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1910 - A Family's History in the Context of World History

Two Articles from:

The New York Times
Sunday, April 24, 1910

Man in the Arena article Expulsion article - Stolypin

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Ivy Sprig

May 2, 1968

Dear... [Grandchildren and Great Grandchild]

grandparents We received your letter just now and also the picture of little Sandy. Believe us, you have prolonged our lives for ten years with that little picture, and your writing to us makes us very happy. Believe us when we say that we miss the three of you.

You want to know what we remember from Russia when we lived there. Well, now we will tell you. We can tell you one thing - that under the Czar's rule we had it better than the Jews have it there now. Of course, we lived in a small town where there were ten or twelve Jewish families; and if you wanted to buy a small piece of land to build a house and farm, you weren't allowed to, but had to rent from the Gentile people.

The fact is that I had my aunt's son there; and he went to college, as his parents were wealthy, and they gave money under the table to the proper authorities. He worked for the government and issued marriage licenses, etc., equivalent to working in the county court in the U.S. When they found out he was a Jew, they refused to give him his college diploma that he well deserved. His parents were forced to sell everything and move to Turkey. There they bought some land and had a large farm. They moved away in 1908.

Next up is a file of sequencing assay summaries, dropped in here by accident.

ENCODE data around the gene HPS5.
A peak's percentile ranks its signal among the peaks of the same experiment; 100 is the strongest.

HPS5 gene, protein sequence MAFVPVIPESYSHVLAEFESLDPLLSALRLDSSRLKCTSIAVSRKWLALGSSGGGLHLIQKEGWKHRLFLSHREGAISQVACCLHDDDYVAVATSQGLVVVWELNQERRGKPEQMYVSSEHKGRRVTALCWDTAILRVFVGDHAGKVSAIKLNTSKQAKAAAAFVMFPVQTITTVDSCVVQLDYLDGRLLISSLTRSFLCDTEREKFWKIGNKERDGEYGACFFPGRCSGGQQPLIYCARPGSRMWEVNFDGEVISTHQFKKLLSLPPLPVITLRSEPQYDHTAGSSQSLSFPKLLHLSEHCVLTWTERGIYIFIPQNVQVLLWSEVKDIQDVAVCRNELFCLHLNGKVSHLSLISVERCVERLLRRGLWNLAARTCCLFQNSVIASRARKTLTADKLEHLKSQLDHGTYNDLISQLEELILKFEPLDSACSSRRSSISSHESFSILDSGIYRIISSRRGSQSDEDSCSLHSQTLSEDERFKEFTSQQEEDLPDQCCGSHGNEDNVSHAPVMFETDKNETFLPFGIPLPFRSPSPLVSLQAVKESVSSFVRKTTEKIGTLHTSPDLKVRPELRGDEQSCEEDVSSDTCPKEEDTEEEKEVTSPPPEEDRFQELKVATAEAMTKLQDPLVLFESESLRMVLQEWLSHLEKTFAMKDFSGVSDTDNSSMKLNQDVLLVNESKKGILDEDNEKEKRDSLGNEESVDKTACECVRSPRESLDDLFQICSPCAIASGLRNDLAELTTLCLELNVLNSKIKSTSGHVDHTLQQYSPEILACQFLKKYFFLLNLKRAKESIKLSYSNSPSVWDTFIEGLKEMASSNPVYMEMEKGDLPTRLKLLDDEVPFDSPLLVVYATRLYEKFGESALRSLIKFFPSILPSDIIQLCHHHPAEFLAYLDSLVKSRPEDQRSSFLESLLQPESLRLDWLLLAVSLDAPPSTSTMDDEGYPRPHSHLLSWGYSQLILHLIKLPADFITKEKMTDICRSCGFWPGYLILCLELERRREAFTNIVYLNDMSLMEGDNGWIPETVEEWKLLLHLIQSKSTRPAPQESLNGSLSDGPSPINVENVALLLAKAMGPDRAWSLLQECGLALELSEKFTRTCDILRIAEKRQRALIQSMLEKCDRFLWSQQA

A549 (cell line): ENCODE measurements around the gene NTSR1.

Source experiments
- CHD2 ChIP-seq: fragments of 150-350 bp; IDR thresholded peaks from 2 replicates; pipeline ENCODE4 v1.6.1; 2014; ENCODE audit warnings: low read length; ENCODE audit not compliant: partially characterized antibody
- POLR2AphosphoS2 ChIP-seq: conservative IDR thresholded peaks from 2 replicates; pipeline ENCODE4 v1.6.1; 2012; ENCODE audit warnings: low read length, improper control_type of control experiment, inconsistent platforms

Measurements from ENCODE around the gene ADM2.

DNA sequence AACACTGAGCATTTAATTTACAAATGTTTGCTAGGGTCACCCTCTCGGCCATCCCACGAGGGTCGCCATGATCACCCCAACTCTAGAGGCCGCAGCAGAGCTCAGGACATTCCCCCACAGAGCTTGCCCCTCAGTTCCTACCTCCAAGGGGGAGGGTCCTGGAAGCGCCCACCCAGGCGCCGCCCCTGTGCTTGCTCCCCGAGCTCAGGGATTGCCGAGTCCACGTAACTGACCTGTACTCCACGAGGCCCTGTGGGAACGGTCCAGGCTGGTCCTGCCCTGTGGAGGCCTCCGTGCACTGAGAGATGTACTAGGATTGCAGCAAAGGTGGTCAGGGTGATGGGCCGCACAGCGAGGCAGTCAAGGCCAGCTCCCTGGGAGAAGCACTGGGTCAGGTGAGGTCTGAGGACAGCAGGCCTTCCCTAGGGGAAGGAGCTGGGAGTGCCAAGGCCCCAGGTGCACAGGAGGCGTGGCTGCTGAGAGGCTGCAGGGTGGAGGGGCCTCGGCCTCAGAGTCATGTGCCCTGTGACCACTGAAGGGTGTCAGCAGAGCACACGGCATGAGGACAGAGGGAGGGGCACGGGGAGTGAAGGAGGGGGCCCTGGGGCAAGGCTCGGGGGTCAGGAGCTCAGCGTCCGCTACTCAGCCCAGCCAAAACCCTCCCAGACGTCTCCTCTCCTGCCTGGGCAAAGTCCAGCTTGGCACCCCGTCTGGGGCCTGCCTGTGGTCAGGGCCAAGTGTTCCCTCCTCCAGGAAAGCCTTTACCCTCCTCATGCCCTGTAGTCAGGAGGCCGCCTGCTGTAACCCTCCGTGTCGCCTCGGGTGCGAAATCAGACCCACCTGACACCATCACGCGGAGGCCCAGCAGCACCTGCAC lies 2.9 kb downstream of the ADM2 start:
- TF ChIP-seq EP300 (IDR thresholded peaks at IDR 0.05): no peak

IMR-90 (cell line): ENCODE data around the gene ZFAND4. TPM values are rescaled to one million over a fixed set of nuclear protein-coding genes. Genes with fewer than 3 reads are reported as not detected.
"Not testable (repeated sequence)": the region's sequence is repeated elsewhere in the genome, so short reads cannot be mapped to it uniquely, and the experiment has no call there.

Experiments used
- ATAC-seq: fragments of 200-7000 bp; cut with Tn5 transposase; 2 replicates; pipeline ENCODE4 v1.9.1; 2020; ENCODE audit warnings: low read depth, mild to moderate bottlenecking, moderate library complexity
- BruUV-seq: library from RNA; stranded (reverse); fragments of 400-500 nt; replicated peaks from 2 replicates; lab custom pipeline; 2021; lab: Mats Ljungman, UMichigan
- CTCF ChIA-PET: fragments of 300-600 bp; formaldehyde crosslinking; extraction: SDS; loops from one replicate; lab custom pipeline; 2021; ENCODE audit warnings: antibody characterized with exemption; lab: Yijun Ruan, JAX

In 1909, war broke out between Turkey and Greece. The soldiers on both sides set all the buildings on fire. My father's mother had 60,000 rubles in a safe there, and one of their sons ran in to retrieve the money and almost half of his face was burned - and he didn't get the money. When he returned to our little town in Russia, he wore underwear and a black coat. When he died, he was buried in clothes given by charity.

My uncle passed away, and she was left alone with one daughter, and they lived with an elderly Jewish man who used to work on their farm; as her sons left the country. My aunt was compelled to pick feathers to make pillows. This happened in the year 1910, when I brought Grandma to this country.

We lived in a basement apartment in New York City, and paid $3.00 a month rent. I received a letter from my aunt in the old country. I brought home $7.00 a week salary, so Grandma sent $3.00 to her - which was 6 rubles - every now and then.

So that is our life story about Russia. I will tell you one thing though - we weren't afraid to go out at night, as no one bothered us like it is in this country now. Of course, there was a big pogrom in 1905 in Besserabia (Romania). It was a big town. But in the small towns, the Jewish people, as a whole, had peace. They used to give a ruble to a policeman, and the Jewish people used to sell tobacco.

Conditions with the Jews in Russia, I understand, are no better now than when we lived in Europe; and perhaps even worse.

I think that I have given you a thorough outline of what went on back in the old days when we were in Russia. If you are having peace there now, stay there and enjoy yourselves while you can, even though we miss you. Give Sandy a big hug and kiss for us. We love you all.

Hershel and Zesil

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